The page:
14. 249. A.D. APOLLONIA Saint Apollonia was one of a group of virgin martyrs who suffered in Alexandria during a local uprising against the Christians prior to the persecution of Decius. According to legend, her torture included having all of her teeth violently pulled out or shattered.

  15. 249. A.D. For this reason, she is popularly regarded as the patroness of dentistry and those suffering from toothache or other dental problems.

  16. 570.-950. A.D. ISLAMIC DENTISTRY The Siwak, a primitive form of toothbrush, is used for cleaning teeth, probably since prehistoric times.

  17. 570.-950. A.D. A horse shoe shaped metal instrument is used to scrape the tongue as part of oral hygiene care.

  18. 1452.-1571. A.D. LEONARDO DA VINCI depicts the maxillary antrum. describes the anatomy of the jaws, teeth, and the maxillary sinus

  19. 1563.-1728. A.D. Bartolomeo Eustachi The first dental anatomist He publishes"Pamphlet On The Teeth" which covers anatomy and histology of the teeth.

  20. 1563.-1728. A.D. PIERRE FAUCHARD publishes "Treatise on the Teeth" and elevates dentistry to new levels.  advocates that instead of patients sitting on the floor, they sit on chairs. Several dental procedures which he developed are still in use today Fauchard’s dentist’s drill

  21. 1764. A.D. The key is used by dentists in the American colonies to extract teeth. Some keys are made by blacksmiths, who often served as the local dentist.

  22. 1746.-1755. A.D. PHILLIP PFAFF proposes using softened wax to take impressions of the teeth

  23. John Hunter (1728 – 1793) publishes his book “The Natural History of the Human Teeth” in 1839. gives the first course of dental lectures at Guy’s Hospital in London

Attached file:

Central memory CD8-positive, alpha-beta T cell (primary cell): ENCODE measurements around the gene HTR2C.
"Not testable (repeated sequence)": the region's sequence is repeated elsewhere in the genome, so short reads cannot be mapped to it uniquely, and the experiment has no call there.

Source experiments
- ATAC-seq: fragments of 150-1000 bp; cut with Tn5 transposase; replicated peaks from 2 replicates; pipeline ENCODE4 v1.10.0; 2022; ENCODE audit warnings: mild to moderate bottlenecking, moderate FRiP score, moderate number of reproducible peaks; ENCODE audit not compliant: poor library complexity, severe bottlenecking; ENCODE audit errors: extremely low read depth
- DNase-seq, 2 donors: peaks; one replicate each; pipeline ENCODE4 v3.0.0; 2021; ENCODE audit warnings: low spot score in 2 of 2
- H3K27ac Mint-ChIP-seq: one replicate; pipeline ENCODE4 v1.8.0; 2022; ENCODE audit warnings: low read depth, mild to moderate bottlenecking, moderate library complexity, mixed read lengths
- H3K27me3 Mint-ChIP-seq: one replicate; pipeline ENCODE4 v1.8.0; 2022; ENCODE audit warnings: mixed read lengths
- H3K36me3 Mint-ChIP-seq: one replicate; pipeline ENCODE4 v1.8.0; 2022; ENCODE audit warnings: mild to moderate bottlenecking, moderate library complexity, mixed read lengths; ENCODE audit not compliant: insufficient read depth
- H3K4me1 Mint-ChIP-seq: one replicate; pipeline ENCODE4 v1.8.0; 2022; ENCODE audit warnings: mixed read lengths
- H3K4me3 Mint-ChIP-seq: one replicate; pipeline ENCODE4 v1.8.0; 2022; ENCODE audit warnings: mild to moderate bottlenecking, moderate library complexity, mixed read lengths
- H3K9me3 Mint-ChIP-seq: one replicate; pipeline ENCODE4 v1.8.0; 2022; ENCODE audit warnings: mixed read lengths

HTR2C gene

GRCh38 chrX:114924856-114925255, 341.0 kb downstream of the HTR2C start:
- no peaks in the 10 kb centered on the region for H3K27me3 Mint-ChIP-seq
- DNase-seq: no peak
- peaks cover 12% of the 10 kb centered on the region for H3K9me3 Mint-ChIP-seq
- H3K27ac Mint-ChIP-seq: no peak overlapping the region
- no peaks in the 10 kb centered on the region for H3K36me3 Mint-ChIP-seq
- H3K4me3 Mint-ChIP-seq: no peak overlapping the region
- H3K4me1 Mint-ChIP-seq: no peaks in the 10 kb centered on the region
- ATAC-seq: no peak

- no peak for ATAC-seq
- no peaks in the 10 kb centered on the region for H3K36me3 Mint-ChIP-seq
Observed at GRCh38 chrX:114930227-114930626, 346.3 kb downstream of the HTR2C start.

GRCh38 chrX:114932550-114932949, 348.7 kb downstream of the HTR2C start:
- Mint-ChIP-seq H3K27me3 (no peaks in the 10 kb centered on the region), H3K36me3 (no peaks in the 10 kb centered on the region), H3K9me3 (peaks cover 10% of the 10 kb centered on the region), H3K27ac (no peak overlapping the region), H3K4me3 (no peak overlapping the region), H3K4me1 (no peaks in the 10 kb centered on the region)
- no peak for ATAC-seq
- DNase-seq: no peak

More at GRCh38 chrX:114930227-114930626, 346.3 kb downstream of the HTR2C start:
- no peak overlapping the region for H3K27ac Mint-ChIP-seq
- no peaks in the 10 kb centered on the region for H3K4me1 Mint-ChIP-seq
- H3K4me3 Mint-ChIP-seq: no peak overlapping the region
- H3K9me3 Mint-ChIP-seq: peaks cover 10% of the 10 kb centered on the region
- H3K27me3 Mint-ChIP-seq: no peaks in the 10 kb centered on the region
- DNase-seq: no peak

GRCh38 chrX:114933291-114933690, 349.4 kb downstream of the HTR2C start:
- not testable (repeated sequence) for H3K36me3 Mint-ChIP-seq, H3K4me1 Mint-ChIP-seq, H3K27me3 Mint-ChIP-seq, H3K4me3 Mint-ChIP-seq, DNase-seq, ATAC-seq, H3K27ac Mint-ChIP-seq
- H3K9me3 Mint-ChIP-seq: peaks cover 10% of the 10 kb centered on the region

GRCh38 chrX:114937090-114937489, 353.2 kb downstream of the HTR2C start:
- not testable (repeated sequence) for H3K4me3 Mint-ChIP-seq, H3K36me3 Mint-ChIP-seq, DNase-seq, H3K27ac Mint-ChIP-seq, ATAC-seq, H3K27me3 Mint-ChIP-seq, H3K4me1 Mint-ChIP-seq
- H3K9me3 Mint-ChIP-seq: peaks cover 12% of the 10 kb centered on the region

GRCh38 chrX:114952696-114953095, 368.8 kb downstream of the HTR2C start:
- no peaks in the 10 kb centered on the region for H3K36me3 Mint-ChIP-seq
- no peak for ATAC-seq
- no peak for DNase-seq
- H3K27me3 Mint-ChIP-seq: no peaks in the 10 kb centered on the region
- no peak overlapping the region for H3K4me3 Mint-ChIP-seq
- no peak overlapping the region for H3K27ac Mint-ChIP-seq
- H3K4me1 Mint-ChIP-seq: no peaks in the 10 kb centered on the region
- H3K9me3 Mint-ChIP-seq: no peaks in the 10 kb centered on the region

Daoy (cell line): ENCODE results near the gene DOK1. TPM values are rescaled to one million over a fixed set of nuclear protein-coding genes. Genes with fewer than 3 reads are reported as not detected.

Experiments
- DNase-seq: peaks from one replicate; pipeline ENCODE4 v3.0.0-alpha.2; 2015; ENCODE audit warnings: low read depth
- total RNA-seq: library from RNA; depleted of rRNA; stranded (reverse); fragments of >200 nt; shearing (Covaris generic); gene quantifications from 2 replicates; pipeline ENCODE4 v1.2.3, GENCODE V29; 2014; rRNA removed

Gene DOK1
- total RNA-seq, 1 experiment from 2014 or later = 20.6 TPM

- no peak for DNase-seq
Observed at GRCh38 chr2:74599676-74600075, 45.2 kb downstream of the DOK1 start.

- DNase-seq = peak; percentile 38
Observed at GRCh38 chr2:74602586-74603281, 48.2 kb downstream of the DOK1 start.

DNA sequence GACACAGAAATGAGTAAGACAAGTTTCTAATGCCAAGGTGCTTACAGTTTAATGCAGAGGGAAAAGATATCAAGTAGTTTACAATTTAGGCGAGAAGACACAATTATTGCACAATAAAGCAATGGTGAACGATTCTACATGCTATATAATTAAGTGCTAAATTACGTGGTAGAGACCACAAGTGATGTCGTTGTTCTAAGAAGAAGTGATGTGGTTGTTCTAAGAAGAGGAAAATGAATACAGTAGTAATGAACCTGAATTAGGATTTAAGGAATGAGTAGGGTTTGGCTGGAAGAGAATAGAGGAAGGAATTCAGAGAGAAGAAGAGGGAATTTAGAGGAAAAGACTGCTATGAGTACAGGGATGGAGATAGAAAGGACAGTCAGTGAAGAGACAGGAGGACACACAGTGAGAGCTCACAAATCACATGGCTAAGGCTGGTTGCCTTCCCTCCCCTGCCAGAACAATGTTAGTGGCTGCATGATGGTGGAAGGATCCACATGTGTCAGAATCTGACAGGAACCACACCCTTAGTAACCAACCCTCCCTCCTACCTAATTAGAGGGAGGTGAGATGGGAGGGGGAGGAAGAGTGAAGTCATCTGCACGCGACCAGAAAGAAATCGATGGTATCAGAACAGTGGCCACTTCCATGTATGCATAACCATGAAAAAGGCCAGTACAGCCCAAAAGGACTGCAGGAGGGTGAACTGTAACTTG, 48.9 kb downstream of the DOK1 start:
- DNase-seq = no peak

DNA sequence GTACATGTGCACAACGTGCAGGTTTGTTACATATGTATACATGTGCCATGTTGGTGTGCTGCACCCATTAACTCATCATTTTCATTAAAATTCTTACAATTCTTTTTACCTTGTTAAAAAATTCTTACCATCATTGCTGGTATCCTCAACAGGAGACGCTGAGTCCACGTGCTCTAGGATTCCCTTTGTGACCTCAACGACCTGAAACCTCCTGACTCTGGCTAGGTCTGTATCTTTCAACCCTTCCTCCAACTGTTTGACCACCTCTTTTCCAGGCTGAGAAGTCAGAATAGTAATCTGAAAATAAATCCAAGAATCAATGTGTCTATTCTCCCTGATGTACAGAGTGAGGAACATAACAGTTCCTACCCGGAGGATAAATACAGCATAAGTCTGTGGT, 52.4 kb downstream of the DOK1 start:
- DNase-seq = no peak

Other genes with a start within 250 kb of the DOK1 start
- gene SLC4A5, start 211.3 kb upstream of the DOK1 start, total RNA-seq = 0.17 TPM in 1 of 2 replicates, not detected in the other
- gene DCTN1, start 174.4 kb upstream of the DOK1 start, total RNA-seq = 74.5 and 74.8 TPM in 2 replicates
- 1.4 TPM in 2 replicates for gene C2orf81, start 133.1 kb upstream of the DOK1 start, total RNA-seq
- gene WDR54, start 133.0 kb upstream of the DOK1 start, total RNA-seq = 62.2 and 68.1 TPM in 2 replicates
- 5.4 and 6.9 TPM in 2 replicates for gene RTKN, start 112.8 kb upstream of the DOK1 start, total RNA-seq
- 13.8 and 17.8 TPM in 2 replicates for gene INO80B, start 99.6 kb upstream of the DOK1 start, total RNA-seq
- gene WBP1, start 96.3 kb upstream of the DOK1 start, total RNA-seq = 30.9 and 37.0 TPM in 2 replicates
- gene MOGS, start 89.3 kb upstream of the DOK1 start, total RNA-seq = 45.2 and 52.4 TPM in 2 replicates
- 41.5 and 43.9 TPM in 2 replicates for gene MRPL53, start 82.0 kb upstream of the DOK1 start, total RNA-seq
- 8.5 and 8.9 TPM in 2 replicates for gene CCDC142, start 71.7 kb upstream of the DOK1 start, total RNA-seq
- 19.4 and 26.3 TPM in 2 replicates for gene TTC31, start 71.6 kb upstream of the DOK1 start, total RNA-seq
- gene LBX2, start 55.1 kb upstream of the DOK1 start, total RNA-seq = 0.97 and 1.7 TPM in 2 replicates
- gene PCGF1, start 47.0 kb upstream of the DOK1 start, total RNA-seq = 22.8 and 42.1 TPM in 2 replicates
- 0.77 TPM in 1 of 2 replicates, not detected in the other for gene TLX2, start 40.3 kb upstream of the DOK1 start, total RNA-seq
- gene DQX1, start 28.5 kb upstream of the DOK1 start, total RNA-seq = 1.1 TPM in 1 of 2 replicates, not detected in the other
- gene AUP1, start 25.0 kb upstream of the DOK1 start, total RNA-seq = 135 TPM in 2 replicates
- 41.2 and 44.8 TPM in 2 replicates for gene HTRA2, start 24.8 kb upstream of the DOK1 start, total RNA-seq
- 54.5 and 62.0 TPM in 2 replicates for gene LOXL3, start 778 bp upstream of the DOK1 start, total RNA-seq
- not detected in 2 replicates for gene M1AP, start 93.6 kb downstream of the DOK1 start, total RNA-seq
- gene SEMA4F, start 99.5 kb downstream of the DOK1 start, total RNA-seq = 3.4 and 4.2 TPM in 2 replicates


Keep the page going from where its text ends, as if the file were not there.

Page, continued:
24. 1771.-1775. A.D. PAUL REVERE using previously constructed dental bridgework, identifies a dead body based on finding the bridge in the mouth of the deceased. This is the first time dental work is used to identify a person after death.

  25. 1790. A.D. JOSIAH FLAGG using the design of a Windsor chair, constructs the first chair made specifically for dentists. It had an adjustable and extended arms which held instruments.

  26. 1792. A.D. R.C. SKINNER He is responsible for the first free dental care clinic for those who cannot afford the fees.  He also is a firm advocate of preventative dental maintenance.  Skinner is considered the father of American dental literature.

  27. 1797.-1832. A.D. NICOLAS DUBOIS DE CHEMANT patents porcelain teeth. JAMES SNELL invents the first reclining dental chair.

  28. 1866. A.D. LUCY BEAMAN HOBBS She graduated from the Ohio College of Dental Surgery, the first American woman to earn a in dentistry degree.

  29. 1868.-1872. A.D. GEORGE F. GREEN a mechanic of the S.S. White Company invented the first electric dental drill. In 1872, he put the first electric drill on the market.  The motor was incorporated directly into the hand-piece. Modern electric dental drill

  30. 1868.-1872. A.D. The majority of dentists used the foot driven drill because most offices in the country were not electrified